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Spotlight on Optics


  • November 2013

Optics InfoBase > Spotlight on Optics > Geospatial analysis based on GIS integrated with LADAR

Geospatial analysis based on GIS integrated with LADAR

Published in Optics Express, Vol. 21 Issue 20, pp.23579-23591 (2013)
by Matt R. Fetterman, Robert Freking, Christy Fernandez-Cull, Christopher W. Hinkle, Anu Myne, Steven Relyea, and Jim Winslow

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Spotlight summary: After the devastating earthquake in Haiti on January 12, 2010, disaster relief efforts were assisted by ALIRT an “Airborne LADAR Imaging Research Testbed” developed by the Lincoln Laboratory at MIT, USA. LADAR (Laser Detection And Ranging) is a method for remote sensing and measuring the surface of the earth. In LADAR imagery, a pulsed laser is used to illuminate the area of interest from an aircraft, and a sensor records the reflected light to measure the range through a time of flight record of the pulse. This range data is augmented with position and orientation data generated from the GPS (global positioning system) and an IMU (Inertial Measurement Unit), resulting in three-dimensional spatial coordinates (latitude, longitude, and height) that correspond to a particular point on the earth’s surface. A scanning mirror in the LADAR instrument continuously scans a wide area on the ground (typically thousands of kilometers) to obtain high-resolution 3D maps of the surface elevation. The LADAR data is used to generate other geographic data sets, such as digital elevation models that can be integrated with the GIS (global information system), canopy, building and contour models that have uses in many areas including assessment of roads and buildings in an emergency response area and obviously the military use.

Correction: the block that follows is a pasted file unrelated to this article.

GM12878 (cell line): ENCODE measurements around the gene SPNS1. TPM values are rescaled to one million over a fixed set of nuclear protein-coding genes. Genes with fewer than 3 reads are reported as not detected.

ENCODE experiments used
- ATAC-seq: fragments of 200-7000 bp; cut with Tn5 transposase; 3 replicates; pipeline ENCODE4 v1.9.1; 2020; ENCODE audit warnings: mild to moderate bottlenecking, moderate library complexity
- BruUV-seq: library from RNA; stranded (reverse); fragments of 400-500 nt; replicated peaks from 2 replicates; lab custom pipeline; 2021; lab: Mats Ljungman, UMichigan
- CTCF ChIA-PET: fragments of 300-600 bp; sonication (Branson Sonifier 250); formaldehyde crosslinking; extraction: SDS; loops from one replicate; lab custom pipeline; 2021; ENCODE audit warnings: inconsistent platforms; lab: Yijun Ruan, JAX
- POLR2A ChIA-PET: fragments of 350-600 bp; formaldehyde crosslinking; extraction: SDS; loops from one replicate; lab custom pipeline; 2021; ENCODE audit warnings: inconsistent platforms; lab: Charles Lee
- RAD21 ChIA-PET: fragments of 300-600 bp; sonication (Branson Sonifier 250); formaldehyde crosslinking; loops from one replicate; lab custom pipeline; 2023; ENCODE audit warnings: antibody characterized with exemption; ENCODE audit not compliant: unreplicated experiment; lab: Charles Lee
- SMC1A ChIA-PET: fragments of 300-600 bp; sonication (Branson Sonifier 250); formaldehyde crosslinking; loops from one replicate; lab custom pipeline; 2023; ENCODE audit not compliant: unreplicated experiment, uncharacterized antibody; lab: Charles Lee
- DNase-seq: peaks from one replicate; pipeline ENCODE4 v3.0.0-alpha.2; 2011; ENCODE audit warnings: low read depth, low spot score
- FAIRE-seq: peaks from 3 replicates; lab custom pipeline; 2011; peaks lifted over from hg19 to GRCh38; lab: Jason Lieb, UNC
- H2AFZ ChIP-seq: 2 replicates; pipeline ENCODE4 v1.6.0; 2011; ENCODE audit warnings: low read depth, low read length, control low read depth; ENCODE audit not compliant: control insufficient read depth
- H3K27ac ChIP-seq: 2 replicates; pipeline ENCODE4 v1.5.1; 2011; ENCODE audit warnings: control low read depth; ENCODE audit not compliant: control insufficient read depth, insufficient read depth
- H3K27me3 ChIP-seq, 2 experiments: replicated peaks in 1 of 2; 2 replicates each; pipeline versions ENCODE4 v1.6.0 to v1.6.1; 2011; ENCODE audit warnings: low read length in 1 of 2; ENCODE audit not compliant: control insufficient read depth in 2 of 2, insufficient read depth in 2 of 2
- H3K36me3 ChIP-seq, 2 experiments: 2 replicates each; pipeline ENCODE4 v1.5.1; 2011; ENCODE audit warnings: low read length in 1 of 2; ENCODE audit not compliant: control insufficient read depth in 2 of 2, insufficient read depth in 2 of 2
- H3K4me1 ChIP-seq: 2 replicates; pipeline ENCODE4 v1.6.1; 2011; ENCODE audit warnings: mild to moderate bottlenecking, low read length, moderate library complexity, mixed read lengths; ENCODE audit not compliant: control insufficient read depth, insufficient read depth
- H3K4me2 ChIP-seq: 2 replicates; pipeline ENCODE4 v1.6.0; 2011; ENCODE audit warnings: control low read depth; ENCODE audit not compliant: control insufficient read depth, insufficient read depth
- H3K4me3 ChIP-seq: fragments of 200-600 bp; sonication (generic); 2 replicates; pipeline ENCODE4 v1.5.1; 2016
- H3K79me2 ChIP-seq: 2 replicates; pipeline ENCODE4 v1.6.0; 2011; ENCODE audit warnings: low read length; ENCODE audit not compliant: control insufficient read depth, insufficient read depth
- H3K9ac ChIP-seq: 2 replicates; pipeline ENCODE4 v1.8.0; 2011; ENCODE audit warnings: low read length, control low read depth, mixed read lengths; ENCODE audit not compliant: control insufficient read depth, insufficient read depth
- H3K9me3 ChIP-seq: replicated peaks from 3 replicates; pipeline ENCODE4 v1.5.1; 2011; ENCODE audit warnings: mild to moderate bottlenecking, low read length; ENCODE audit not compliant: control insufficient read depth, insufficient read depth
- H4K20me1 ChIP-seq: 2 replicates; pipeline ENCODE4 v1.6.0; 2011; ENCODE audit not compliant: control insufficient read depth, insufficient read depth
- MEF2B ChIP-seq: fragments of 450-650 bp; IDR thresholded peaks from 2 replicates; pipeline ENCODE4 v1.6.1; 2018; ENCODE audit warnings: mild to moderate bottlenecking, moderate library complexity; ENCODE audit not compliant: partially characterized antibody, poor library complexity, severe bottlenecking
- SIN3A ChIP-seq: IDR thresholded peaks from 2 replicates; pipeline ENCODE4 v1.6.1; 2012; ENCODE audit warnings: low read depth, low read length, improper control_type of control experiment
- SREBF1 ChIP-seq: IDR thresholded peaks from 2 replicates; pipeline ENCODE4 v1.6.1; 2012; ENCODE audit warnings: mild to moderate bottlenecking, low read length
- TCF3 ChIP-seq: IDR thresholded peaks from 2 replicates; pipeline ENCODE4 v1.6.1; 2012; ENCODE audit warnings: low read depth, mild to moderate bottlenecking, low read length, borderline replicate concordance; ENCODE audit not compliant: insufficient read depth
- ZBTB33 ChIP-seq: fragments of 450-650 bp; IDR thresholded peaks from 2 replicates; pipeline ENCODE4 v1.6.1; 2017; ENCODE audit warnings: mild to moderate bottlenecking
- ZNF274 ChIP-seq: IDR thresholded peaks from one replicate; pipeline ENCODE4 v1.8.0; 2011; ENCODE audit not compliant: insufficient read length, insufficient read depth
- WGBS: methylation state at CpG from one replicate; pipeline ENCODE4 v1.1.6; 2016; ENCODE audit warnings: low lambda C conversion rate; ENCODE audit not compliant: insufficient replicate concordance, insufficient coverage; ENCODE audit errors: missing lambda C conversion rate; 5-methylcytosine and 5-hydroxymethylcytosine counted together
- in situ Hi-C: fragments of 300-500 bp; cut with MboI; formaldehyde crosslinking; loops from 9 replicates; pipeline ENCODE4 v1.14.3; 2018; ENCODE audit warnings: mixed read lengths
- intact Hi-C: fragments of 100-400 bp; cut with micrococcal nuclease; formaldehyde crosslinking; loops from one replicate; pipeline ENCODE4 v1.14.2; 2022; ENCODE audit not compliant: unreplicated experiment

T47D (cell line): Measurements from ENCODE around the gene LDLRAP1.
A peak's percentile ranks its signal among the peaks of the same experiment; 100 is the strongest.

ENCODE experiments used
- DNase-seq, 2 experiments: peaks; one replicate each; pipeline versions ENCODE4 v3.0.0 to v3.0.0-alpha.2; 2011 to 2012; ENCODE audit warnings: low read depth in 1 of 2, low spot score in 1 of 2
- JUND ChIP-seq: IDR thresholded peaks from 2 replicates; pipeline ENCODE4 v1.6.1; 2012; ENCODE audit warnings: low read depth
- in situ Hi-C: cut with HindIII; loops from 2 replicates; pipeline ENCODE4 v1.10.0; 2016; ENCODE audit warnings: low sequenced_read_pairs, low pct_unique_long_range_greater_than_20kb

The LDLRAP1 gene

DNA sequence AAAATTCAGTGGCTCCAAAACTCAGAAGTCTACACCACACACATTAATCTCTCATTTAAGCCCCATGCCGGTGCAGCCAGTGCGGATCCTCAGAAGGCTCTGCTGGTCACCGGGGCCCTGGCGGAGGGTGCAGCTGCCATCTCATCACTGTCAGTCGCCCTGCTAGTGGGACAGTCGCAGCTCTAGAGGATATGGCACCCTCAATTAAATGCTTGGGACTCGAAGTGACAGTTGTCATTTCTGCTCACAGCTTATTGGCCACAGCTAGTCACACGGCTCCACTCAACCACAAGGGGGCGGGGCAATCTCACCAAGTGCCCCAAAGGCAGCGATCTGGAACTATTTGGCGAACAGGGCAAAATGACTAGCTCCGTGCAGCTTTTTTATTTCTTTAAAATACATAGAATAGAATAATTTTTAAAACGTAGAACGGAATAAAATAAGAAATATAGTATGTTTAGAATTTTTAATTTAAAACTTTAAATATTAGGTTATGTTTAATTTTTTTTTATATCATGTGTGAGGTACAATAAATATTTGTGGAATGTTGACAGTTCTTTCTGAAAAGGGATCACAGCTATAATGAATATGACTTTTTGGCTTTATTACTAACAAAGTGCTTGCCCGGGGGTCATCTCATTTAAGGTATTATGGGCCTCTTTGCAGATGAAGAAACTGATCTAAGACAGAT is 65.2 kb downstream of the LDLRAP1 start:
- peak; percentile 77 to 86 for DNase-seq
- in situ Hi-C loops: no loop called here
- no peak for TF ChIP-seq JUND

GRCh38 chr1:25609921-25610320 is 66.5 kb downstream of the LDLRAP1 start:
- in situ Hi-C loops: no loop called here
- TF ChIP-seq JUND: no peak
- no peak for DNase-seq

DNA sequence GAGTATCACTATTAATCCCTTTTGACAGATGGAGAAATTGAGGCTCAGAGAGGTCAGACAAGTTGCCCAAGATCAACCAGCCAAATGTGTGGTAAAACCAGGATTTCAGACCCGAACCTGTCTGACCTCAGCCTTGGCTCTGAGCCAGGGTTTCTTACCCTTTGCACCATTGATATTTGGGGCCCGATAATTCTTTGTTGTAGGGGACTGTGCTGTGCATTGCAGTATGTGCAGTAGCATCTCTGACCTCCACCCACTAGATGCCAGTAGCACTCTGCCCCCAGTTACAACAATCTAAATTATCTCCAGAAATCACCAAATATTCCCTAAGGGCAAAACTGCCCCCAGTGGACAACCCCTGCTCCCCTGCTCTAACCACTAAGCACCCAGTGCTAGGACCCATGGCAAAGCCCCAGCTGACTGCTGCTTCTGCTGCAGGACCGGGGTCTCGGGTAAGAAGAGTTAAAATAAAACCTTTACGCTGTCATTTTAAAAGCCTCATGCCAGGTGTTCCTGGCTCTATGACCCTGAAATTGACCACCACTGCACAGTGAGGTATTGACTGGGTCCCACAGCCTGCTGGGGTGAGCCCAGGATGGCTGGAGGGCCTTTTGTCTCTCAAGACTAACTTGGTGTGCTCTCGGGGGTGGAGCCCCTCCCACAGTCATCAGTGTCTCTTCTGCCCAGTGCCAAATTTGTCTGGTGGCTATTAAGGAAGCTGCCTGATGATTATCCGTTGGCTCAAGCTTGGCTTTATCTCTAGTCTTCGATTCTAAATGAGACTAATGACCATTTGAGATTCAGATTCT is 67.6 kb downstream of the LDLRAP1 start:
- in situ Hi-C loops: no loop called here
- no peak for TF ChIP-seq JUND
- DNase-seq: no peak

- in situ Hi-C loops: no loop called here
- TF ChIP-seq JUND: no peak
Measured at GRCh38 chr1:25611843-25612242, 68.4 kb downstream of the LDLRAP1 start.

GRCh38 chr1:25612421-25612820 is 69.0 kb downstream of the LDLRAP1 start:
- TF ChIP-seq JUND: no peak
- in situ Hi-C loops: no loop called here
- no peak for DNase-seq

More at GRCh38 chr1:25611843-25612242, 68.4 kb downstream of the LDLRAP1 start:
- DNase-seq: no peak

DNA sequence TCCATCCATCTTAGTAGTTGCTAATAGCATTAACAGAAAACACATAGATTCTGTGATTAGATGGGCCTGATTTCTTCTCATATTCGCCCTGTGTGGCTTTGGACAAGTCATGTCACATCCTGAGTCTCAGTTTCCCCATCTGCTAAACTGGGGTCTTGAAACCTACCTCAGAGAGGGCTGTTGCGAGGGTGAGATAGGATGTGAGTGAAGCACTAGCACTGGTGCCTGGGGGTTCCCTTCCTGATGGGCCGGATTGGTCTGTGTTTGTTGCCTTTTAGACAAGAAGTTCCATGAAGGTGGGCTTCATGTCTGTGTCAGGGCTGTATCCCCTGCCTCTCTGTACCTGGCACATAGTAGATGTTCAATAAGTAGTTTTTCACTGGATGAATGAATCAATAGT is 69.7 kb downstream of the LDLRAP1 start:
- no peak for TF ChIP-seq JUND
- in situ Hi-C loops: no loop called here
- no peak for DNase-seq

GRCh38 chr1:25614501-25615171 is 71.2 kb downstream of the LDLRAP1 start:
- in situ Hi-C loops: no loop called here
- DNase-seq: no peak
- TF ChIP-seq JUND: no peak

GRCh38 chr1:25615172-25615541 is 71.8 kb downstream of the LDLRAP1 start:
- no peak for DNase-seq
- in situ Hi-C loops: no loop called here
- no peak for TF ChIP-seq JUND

The authors of this article present analytical tools for building classification, path finding and line-of-sight detection using LADAR data that is obtained with systems like ALIRT. Accurate measurement of object height is crucial with LADAR like methods to aid the conventional satellite imagery. In their present work, the authors have developed software tools incorporating GIS to extract features of objects like cars, buildings and trees from the LADAR data, thereby, helping to identify buildings and their locations within dense areas.

How do you accurately find your path through a rugged region on foot or in a vehicle? This paper comes up with an elaborate method to find the best path through a region. Using the LADAR data that provides the slope of a terrain and overlaying it with the GIS data, one can find the speed at which a human or an automobile would travel and thus find an optimized and fastest path. Well, for a soldier in a combat situation, the fastest path may not be the best one! The authors have devised a line-of-sight tool to distinguish between visible and obscure regions and figuring out the fastest path but hidden from the enemy. Finally, to create a virtual environment in the GIS screen with gesture control, Microsoft’s Kinect tool was adapted for user control of panning, zooming and other features as an added facility.
The authors present a suite of analytical tools to visualize and interact with LADAR data, leading to building classification, path finding, demographic and line-of-sight assessments. The Geofetch GIS tool, developed by the authors, is a useful visualization and analysis platform that can be used, for example, “to find a town, select a building within the town by applying various filters and generate a safe path to approach the building”, notably with the help of gesture based virtual environment.

The future of this work lies in the application of LADAR tools in robotic path finding and planning strategies, as suggested by the authors.

--Shakil Rehman

Technical Division: Information Acquisition, Processing, and Display
ToC Category: Remote Sensing
OCIS Codes: (100.0100) Image processing : Image processing
(120.0280) Instrumentation, measurement, and metrology : Remote sensing and sensors

Posted on November 01, 2013

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